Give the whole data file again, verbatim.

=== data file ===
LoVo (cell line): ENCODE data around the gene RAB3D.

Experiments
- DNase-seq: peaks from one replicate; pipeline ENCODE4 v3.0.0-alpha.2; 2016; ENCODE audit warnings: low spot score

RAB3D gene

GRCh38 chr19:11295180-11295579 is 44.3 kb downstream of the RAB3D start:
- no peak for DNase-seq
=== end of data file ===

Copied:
LoVo (cell line): ENCODE data around the gene RAB3D.

Experiments
- DNase-seq: peaks from one replicate; pipeline ENCODE4 v3.0.0-alpha.2; 2016; ENCODE audit warnings: low spot score

RAB3D gene

GRCh38 chr19:11295180-11295579 is 44.3 kb downstream of the RAB3D start:
- no peak for DNase-seq